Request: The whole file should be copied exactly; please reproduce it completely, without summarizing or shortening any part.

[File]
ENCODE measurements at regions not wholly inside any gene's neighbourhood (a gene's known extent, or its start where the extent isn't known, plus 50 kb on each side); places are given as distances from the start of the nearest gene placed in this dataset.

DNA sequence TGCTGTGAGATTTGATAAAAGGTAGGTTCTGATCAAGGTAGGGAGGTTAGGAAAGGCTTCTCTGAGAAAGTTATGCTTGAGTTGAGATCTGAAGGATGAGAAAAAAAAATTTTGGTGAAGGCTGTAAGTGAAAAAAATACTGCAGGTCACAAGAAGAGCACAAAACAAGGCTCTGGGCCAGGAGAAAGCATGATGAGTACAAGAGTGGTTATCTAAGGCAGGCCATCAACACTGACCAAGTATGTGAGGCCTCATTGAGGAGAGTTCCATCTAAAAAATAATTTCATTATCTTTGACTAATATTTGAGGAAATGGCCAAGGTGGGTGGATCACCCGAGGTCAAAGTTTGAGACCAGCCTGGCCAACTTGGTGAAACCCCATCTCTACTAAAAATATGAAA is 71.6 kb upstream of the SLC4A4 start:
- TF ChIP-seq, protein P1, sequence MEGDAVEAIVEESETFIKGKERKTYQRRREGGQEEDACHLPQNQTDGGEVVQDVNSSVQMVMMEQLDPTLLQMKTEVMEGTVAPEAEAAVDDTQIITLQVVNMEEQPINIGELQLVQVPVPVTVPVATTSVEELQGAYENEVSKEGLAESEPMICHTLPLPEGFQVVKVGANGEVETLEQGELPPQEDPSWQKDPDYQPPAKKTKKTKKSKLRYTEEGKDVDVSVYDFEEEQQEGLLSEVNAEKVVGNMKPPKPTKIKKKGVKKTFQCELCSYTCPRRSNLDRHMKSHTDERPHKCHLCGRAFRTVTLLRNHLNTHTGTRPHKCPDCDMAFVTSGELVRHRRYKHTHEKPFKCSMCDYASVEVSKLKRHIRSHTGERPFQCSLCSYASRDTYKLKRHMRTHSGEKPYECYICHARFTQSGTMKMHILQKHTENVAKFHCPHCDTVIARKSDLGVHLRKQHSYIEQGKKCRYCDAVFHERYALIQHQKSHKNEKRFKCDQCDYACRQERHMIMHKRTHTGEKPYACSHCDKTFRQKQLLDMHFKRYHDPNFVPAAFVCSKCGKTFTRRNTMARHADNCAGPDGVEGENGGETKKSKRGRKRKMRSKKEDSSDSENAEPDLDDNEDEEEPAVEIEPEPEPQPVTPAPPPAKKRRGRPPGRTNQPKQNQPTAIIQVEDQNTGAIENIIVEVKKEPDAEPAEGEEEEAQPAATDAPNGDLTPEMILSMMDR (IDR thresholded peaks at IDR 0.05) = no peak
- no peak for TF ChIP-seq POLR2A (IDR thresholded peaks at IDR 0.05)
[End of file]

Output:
ENCODE measurements at regions not wholly inside any gene's neighbourhood (a gene's known extent, or its start where the extent isn't known, plus 50 kb on each side); places are given as distances from the start of the nearest gene placed in this dataset.

DNA sequence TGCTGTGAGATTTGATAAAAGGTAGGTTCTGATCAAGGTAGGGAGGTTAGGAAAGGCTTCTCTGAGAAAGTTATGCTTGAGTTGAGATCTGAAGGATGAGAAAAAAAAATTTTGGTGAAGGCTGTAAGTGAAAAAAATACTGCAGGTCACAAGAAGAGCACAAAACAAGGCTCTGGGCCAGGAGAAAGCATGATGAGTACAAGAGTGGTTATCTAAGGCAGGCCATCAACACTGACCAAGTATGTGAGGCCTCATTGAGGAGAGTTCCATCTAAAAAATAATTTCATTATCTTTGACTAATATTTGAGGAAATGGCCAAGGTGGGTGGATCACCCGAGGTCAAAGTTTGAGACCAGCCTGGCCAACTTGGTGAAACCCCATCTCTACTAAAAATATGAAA is 71.6 kb upstream of the SLC4A4 start:
- TF ChIP-seq, protein P1, sequence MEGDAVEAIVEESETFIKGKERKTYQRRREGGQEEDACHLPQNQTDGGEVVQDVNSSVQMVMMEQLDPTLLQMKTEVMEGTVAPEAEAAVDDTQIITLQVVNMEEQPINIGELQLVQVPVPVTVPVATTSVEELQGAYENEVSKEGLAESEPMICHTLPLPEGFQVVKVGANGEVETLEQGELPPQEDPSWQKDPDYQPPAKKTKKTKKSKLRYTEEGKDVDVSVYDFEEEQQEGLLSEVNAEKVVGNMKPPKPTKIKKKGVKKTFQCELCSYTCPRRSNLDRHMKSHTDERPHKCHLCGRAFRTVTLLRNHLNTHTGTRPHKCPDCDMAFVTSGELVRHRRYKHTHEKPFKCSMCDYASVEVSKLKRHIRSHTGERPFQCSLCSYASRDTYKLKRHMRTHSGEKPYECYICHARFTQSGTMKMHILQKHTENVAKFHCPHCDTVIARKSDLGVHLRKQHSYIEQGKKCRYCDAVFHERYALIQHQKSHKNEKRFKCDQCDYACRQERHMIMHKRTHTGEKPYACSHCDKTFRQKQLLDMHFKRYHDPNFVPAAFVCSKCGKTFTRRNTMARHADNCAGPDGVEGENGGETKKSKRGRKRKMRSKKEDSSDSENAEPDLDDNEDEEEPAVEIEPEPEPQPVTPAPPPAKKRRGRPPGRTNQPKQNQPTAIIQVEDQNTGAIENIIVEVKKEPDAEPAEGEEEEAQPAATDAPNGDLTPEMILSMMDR (IDR thresholded peaks at IDR 0.05) = no peak
- no peak for TF ChIP-seq POLR2A (IDR thresholded peaks at IDR 0.05)